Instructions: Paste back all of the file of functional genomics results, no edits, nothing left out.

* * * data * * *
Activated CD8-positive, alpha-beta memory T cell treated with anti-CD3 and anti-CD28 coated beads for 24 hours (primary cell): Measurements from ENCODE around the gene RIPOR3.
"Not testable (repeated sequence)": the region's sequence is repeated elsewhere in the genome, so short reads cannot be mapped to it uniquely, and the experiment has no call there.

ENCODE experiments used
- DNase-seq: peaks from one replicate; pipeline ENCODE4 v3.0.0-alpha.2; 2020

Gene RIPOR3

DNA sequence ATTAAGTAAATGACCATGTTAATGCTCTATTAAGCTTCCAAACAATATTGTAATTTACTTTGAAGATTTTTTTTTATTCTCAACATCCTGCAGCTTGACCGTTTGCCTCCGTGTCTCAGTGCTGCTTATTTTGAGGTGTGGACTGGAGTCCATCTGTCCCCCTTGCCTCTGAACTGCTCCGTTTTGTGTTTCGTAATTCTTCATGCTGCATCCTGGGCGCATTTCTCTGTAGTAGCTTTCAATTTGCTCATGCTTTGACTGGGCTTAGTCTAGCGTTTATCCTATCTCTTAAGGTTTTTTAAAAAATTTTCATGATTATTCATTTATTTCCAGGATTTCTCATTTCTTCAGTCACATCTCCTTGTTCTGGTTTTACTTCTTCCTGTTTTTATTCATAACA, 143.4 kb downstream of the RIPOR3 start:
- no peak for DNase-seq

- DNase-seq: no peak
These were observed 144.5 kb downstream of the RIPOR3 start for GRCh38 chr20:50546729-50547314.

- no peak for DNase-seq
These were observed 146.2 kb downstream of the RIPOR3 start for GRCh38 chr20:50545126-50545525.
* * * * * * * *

Activated CD8-positive, alpha-beta memory T cell treated with anti-CD3 and anti-CD28 coated beads for 24 hours (primary cell): Measurements from ENCODE around the gene RIPOR3.
"Not testable (repeated sequence)": the region's sequence is repeated elsewhere in the genome, so short reads cannot be mapped to it uniquely, and the experiment has no call there.

ENCODE experiments used
- DNase-seq: peaks from one replicate; pipeline ENCODE4 v3.0.0-alpha.2; 2020

Gene RIPOR3

DNA sequence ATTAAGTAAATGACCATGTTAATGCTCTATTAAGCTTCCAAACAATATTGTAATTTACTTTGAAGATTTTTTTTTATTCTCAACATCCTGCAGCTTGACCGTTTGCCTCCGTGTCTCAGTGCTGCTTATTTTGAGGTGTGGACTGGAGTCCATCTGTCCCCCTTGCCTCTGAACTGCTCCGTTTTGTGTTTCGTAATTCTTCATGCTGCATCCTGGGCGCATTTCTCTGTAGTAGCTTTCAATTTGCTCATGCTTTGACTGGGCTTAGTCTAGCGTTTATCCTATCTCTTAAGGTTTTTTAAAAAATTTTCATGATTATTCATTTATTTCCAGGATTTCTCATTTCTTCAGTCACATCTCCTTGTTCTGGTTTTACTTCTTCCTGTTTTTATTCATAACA, 143.4 kb downstream of the RIPOR3 start:
- no peak for DNase-seq

- DNase-seq: no peak
These were observed 144.5 kb downstream of the RIPOR3 start for GRCh38 chr20:50546729-50547314.

- no peak for DNase-seq
These were observed 146.2 kb downstream of the RIPOR3 start for GRCh38 chr20:50545126-50545525.